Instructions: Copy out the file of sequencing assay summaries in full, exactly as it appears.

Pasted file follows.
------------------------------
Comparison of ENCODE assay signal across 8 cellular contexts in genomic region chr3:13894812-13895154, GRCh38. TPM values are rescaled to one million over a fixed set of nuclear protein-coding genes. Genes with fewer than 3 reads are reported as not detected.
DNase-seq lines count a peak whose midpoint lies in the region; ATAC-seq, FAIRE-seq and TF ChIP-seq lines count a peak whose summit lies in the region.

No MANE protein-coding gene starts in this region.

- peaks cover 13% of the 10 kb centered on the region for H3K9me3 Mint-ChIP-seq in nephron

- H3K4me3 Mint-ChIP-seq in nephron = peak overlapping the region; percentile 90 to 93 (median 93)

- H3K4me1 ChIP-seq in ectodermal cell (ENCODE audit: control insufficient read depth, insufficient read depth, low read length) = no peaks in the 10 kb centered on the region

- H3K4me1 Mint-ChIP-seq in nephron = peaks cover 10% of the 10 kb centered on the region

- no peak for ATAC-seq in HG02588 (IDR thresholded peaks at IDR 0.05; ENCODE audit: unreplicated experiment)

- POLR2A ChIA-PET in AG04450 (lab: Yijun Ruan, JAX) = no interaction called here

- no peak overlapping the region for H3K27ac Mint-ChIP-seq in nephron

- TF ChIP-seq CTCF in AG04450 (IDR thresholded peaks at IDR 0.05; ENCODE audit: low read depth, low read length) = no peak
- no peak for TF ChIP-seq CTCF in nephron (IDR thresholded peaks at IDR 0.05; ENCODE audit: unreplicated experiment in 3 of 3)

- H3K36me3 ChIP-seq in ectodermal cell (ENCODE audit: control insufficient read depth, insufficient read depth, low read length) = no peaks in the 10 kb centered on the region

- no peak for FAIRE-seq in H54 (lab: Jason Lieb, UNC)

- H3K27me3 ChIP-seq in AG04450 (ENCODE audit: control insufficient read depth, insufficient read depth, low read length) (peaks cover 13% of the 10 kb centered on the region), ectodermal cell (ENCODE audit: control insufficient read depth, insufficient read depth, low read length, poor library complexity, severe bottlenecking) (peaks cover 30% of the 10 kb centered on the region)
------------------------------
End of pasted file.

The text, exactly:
Comparison of ENCODE assay signal across 8 cellular contexts in genomic region chr3:13894812-13895154, GRCh38. TPM values are rescaled to one million over a fixed set of nuclear protein-coding genes. Genes with fewer than 3 reads are reported as not detected.
DNase-seq lines count a peak whose midpoint lies in the region; ATAC-seq, FAIRE-seq and TF ChIP-seq lines count a peak whose summit lies in the region.

No MANE protein-coding gene starts in this region.

- peaks cover 13% of the 10 kb centered on the region for H3K9me3 Mint-ChIP-seq in nephron

- H3K4me3 Mint-ChIP-seq in nephron = peak overlapping the region; percentile 90 to 93 (median 93)

- H3K4me1 ChIP-seq in ectodermal cell (ENCODE audit: control insufficient read depth, insufficient read depth, low read length) = no peaks in the 10 kb centered on the region

- H3K4me1 Mint-ChIP-seq in nephron = peaks cover 10% of the 10 kb centered on the region

- no peak for ATAC-seq in HG02588 (IDR thresholded peaks at IDR 0.05; ENCODE audit: unreplicated experiment)

- POLR2A ChIA-PET in AG04450 (lab: Yijun Ruan, JAX) = no interaction called here

- no peak overlapping the region for H3K27ac Mint-ChIP-seq in nephron

- TF ChIP-seq CTCF in AG04450 (IDR thresholded peaks at IDR 0.05; ENCODE audit: low read depth, low read length) = no peak
- no peak for TF ChIP-seq CTCF in nephron (IDR thresholded peaks at IDR 0.05; ENCODE audit: unreplicated experiment in 3 of 3)

- H3K36me3 ChIP-seq in ectodermal cell (ENCODE audit: control insufficient read depth, insufficient read depth, low read length) = no peaks in the 10 kb centered on the region

- no peak for FAIRE-seq in H54 (lab: Jason Lieb, UNC)

- H3K27me3 ChIP-seq in AG04450 (ENCODE audit: control insufficient read depth, insufficient read depth, low read length) (peaks cover 13% of the 10 kb centered on the region), ectodermal cell (ENCODE audit: control insufficient read depth, insufficient read depth, low read length, poor library complexity, severe bottlenecking) (peaks cover 30% of the 10 kb centered on the region)